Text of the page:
About a month ago Josiane Balasko‘s Cliente, about a 51 year-old businesswoman (Nathalie Baye) paying for the no-muss, no-fuss sexual services of a younger man, opened in France. This struck me right away as a good idea for an American remake. Especially with a classy, high-pedigree actress of a certain age — Kristin Scott Thomas or Meryl Streep, let’s say — in the lead role.
Over and over I’ve walked the aisles of Gelson’s and Ralph’s in the evening and seen women in business suits pushing their carts, alone and guarded and yet, you can tell, quietly hurting for something else besides this. Perhaps resigned to not having a relationship but not willing to turn themselves off to the extent that they have no life except work, sleep, girlfriends, exercise, pets, children and DVDs. If I were a producer I’d be looking into the remake rights as we speak.
Balasko, 58, has told N.Y. Times reporter Elaine Sciolino that her goals in making the film were twofold. One, “to shatter a long-held taboo in France” and two, “to send a positive message to middle-aged women who find themselves alone and wanting sexual fulfillment.”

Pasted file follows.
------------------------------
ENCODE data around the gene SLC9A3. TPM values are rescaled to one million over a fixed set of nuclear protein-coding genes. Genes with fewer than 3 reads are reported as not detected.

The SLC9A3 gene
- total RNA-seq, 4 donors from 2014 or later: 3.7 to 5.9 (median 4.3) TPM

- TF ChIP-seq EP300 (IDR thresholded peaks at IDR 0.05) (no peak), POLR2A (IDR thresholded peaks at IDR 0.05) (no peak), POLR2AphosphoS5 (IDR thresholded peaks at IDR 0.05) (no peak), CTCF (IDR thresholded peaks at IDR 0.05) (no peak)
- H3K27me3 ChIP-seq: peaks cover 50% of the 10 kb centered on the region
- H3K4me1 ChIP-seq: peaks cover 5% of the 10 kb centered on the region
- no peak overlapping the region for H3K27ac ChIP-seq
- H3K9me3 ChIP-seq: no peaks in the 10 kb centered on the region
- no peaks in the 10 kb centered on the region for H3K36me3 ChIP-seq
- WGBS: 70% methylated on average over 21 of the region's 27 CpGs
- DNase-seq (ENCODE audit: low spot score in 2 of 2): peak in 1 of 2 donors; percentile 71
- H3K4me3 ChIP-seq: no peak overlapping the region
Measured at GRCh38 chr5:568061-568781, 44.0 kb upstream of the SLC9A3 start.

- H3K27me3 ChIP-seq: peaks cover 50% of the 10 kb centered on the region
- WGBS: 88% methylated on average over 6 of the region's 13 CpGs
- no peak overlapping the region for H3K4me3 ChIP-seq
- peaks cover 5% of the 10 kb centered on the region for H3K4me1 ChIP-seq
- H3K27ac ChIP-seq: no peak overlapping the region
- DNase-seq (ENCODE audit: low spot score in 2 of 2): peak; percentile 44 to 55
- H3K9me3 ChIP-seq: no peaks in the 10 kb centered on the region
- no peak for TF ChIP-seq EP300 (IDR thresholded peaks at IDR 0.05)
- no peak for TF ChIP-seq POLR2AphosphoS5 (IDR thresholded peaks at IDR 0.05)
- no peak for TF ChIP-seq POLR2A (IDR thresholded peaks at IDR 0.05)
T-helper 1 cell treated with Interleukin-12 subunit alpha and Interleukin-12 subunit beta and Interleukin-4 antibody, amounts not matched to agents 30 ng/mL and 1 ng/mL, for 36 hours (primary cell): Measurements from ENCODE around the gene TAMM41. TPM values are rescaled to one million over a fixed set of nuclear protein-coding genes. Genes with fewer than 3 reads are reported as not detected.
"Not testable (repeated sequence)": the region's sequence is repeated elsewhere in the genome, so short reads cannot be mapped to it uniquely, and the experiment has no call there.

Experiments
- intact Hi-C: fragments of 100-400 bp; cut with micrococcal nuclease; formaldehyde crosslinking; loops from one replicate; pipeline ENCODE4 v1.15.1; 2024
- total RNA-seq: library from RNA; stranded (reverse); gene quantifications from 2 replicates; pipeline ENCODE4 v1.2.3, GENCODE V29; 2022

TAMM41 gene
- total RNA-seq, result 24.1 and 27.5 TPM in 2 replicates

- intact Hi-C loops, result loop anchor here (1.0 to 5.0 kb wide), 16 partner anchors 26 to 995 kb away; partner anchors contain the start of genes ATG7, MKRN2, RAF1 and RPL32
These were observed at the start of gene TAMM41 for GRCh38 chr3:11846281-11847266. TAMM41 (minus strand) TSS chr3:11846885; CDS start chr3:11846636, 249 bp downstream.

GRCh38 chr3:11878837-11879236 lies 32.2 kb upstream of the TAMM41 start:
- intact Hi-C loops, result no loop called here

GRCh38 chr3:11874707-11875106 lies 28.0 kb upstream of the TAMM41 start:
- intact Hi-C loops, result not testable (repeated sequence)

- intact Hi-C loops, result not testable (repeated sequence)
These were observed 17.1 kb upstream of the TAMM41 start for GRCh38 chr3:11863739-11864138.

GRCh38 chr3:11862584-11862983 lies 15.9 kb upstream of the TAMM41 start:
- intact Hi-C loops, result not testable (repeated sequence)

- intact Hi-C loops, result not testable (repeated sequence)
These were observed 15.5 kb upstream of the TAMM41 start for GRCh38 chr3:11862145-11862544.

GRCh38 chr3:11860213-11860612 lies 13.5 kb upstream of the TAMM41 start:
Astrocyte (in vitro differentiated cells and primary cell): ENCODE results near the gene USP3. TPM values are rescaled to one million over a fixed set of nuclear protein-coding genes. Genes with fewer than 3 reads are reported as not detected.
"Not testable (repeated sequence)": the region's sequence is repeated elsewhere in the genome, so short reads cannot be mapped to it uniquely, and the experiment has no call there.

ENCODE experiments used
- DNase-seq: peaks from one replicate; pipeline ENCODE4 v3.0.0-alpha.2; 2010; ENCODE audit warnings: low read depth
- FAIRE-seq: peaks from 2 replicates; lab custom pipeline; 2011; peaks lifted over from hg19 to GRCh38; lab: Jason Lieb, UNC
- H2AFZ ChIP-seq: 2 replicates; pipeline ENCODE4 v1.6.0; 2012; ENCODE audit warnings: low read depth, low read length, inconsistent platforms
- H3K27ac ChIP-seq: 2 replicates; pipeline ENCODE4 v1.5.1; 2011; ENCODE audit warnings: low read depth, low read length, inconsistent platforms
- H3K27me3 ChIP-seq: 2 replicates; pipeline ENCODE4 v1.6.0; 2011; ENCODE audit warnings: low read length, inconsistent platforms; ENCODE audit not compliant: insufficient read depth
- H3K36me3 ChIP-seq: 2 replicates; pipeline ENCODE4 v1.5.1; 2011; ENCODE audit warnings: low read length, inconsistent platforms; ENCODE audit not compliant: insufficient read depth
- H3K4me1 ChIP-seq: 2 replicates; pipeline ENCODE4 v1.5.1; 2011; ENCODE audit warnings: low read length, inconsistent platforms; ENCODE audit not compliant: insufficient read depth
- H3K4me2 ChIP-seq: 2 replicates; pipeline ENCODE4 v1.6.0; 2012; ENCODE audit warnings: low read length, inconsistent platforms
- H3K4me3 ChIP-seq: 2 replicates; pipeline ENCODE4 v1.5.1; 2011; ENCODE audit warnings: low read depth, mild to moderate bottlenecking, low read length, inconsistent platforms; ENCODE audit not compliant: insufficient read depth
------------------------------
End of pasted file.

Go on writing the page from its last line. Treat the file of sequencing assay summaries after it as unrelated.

Balasko says that “a lot of my friends are alone, lonely, divorced, and they can’t always reinvent themselves with another man and a new family So I decided to show a female client of a male escort. She’s not a victim but a woman who is in control of her life, her feelings, her sexual pleasure.”
Is someone going to tell me things are different for older single American women? That they don’t share the same situation, and don’t feel and want the same things? As long as they believe that satisfaction can be had with the proper safeguards and allowances for modesty?
Prostitution, says Balasko, “is the last sexual territory owned by men. [They] are in control of pleasure and have the right to buy it. Women do not.”
I’m sorry but my Space Elvis idea (i.e., a script I wrote ages ago) is better: Elvis was kidnapped by aliens in August 1977 just before he died, and flown back to the aliens’ home planet. He was restored, cleaned up, de-drugged, probed, kept in a large home (facsimile of Graceland) for 32 years, and then returned to earth in 2009 as the same 42 year-old he was before only much thinner and full of vim and vigor and ready to rock out. Except nobody believes he’s the real Elvis (naturally) so the only gig he can get is performing as an Elvis impersonator.